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Hydrobiologia

, Volume 806, Issue 1, pp 13–27 | Cite as

Patterns of microbial food webs in Mediterranean shallow lakes with contrasting nutrient levels and predation pressures

  • Arda Özen
  • Ülkü Nihan Tavşanoğlu
  • Ayşe İdil Çakıroğlu
  • Eti Ester Levi
  • Erik Jeppesen
  • Meryem Beklioğlu
Primary Research Paper
  • 293 Downloads

Abstract

To elucidate the specific and combined effects of bottom-up and top-down control on the microbial community in warm lakes, we sampled microbial community along with physical–chemical and biological variables and performed in situ food web experiments, in 14 Turkish shallow lakes with contrasting nutrient levels and predation pressures. Our field results revealed that differences in microbial communities correlated with differences in zooplankton community structure, temperature (increasing nutrient concentrations, change in zooplankton composition), nutrient concentrations (increasing bacteria and heterotrophic nanoflagellate abundances with increasing nitrogen concentrations and temperature) and macrophyte coverage (ciliates as potential consumers of bacteria and HNF was strongest in macrophyte-dominated lakes). Our in situ experimental study revealed that the zooplankton not only affect the biomass and composition of microbial communities but also alter the microbial structure and trophic relationships. Our results therefore indicate that both bottom-up factors and top-down effects were important for the efficiency of the carbon transfer from bacteria to higher trophic levels in the study lakes. Due to an anticipated increase in eutrophication, temperature and alteration of the classical food web with climate warming, major changes in the microbial community of lakes are, therefore, expected in a warmer future in semi-arid Mediterranean climatic regions.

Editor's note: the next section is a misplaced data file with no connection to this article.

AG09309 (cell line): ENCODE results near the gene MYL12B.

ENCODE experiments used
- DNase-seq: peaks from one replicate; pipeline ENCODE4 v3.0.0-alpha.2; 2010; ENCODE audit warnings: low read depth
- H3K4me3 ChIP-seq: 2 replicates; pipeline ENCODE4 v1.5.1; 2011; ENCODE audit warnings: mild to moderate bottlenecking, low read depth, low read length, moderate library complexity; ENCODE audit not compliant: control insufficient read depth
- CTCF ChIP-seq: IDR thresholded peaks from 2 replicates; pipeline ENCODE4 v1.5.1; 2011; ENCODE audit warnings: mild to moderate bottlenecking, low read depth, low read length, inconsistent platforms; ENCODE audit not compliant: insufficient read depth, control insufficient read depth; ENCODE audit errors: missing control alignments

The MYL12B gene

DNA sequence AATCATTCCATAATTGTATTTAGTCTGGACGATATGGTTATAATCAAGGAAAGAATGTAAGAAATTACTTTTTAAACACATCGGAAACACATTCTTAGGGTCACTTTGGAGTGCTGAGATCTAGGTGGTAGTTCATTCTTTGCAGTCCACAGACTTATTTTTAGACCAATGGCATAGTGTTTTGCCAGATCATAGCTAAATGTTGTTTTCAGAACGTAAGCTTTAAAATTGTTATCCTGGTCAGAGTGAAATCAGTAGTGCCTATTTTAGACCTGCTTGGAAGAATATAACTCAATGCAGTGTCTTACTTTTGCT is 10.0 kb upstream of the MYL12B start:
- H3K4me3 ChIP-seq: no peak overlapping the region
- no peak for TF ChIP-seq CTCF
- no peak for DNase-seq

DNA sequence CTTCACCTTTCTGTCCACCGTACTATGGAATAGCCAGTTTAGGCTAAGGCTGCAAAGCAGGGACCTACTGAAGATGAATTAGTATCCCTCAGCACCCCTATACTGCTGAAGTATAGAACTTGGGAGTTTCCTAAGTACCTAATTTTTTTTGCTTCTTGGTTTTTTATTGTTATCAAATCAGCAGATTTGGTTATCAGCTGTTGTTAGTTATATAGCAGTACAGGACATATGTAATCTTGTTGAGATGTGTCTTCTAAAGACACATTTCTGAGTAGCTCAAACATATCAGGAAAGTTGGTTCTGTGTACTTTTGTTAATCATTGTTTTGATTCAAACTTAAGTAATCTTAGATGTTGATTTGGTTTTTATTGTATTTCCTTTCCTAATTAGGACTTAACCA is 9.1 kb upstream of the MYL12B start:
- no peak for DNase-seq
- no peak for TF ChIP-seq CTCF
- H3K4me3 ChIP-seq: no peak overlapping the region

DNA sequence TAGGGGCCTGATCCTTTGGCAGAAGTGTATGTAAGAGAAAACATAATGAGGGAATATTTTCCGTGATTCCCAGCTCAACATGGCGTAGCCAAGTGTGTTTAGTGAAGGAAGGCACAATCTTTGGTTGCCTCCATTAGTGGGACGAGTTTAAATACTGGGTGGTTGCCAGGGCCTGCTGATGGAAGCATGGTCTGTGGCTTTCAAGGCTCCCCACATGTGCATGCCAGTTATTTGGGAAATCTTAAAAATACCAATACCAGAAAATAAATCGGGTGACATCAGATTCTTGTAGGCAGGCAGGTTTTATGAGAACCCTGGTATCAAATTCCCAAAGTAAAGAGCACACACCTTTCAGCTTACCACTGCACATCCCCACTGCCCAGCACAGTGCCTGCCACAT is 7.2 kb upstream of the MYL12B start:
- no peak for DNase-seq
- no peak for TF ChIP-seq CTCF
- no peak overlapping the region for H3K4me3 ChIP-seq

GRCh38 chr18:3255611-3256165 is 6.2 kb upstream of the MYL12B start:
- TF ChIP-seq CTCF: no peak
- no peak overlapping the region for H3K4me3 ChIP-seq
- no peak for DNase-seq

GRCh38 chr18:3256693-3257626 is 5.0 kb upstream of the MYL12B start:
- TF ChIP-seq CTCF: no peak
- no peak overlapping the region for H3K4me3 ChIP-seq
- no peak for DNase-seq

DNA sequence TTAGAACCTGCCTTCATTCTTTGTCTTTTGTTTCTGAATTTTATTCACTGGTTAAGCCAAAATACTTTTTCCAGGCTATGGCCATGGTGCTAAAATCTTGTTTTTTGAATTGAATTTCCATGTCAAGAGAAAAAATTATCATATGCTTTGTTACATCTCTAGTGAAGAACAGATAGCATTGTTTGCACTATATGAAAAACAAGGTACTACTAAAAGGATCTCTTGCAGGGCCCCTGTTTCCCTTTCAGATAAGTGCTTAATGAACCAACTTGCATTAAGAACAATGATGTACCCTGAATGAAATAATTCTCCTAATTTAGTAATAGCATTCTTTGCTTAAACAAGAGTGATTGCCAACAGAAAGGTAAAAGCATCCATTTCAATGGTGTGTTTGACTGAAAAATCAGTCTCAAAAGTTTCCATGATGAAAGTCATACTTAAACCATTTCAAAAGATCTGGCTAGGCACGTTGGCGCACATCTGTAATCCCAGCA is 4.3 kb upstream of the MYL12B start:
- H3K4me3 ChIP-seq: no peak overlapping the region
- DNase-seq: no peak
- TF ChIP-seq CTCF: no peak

Keywords

Trophic interactions Bacteria Ciliates Heterotrophic nanoflagellates Zooplankton 

Notes

Acknowledgements

This study and Arda Özen were supported by the METU-DPT ÖYP programme of Turkey (BAP-08-11-DP T-2002-K120510) and by TUBITAK ÇAYDAG (Project Nos: 105Y332, 109Y181 and 110Y125). During the writing-up phase support was given by FP7-ENV-2009-1, REFRESH (Adaptive strategies to Mitigate the Impacts of Climate Change on European Freshwater Ecosystems, Contract No: 244121). EEL, ÜNT and AİC were also supported by TÜBITAK ÇAYDAG (Project Nos: 105Y332 and 110Y125), and EJ was supported by CLEAR (a Villum Kann Rasmussen Centre of Excellence project) and The Research Council for Nature and Universe, Denmark (272-08-0406) and CRES. Additionally, EJ and MB were supported by MARS (Managing Aquatic ecosystems and water Resources under multiple Stress, Contract No.: 603378, http://www.mars-project.eu). The authors are grateful to A.M. Poulsen for editing the manuscript and to Korhan Özkan for valuable comments on the manuscript. This study was a part of the PhD dissertation of Arda Özen at the Middle East Technical University.

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© Springer International Publishing AG 2017

Authors and Affiliations

  1. 1.Department of Forest EngineeringCankiri Karatekin UniversityÇankırıTurkey
  2. 2.Department of Biology, Faculty of ScienceAtatürk UniversityErzurumTurkey
  3. 3.Limnology Laboratory, Department of Biological SciencesMiddle East Technical UniversityÇankayaTurkey
  4. 4.Department of Bioscience and Arctic Research Centre (ARC)Aarhus UniversitySilkeborgDenmark
  5. 5.Sino-Danish Centre for Education and Research (SDC)BeijingChina
  6. 6.Kemal Kurdaş Ecological Research and Training Centre, Lake EymirMiddle East Technical UniversityÇankayaTurkey

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